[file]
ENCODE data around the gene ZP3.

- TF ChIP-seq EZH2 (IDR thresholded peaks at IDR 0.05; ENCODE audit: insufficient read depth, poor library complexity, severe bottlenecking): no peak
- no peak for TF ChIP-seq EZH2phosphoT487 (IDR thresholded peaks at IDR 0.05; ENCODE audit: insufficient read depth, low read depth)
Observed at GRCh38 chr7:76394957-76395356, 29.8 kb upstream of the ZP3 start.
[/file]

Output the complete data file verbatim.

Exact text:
ENCODE data around the gene ZP3.

- TF ChIP-seq EZH2 (IDR thresholded peaks at IDR 0.05; ENCODE audit: insufficient read depth, poor library complexity, severe bottlenecking): no peak
- no peak for TF ChIP-seq EZH2phosphoT487 (IDR thresholded peaks at IDR 0.05; ENCODE audit: insufficient read depth, low read depth)
Observed at GRCh38 chr7:76394957-76395356, 29.8 kb upstream of the ZP3 start.